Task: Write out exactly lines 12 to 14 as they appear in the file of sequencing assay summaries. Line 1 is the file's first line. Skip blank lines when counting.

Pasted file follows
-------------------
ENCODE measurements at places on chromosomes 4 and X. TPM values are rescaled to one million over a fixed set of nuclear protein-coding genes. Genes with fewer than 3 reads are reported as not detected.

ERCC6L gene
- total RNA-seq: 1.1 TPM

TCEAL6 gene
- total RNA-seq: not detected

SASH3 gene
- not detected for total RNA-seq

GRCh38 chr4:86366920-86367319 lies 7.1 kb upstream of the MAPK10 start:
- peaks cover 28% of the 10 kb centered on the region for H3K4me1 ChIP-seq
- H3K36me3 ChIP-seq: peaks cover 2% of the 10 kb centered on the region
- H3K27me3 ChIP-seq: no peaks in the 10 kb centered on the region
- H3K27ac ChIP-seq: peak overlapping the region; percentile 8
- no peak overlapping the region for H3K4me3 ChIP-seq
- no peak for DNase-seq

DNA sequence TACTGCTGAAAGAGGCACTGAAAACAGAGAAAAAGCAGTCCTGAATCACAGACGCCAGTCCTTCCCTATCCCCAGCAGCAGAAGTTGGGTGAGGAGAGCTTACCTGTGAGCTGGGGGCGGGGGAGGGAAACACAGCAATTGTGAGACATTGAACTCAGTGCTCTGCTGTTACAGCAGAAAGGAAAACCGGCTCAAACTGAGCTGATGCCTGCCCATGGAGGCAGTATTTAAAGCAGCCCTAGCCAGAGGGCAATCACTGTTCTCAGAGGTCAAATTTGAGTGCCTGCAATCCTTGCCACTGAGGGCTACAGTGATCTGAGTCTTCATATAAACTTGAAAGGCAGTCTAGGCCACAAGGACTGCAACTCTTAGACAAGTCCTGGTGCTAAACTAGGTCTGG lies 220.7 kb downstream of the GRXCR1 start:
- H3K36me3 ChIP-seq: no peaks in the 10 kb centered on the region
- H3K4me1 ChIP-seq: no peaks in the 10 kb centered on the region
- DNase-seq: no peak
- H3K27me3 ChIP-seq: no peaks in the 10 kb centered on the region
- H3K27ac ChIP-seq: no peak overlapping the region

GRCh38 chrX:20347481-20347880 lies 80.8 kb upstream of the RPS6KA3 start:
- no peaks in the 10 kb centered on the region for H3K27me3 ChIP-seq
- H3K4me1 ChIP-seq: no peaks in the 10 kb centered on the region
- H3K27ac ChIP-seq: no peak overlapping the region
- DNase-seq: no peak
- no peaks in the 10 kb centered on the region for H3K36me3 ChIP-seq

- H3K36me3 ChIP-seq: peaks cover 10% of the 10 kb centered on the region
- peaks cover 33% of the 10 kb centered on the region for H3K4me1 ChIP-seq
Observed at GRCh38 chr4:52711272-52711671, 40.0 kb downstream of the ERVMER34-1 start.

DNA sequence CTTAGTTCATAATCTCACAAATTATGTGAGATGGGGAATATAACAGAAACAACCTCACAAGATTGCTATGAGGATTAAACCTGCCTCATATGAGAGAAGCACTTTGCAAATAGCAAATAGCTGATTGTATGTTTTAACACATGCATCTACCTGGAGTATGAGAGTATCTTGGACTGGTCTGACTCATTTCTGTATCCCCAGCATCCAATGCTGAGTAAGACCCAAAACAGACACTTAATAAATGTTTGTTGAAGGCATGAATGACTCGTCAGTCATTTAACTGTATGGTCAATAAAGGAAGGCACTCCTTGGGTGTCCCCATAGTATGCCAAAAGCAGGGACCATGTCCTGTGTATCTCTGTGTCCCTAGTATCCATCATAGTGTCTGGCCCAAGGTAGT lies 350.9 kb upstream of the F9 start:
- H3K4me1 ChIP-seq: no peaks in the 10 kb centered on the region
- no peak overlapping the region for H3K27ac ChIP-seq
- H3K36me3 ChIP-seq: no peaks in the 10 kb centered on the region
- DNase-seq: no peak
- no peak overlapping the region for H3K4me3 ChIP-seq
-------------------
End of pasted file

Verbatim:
- H3K27ac ChIP-seq: peak overlapping the region; percentile 8
- no peak overlapping the region for H3K4me3 ChIP-seq
- no peak for DNase-seq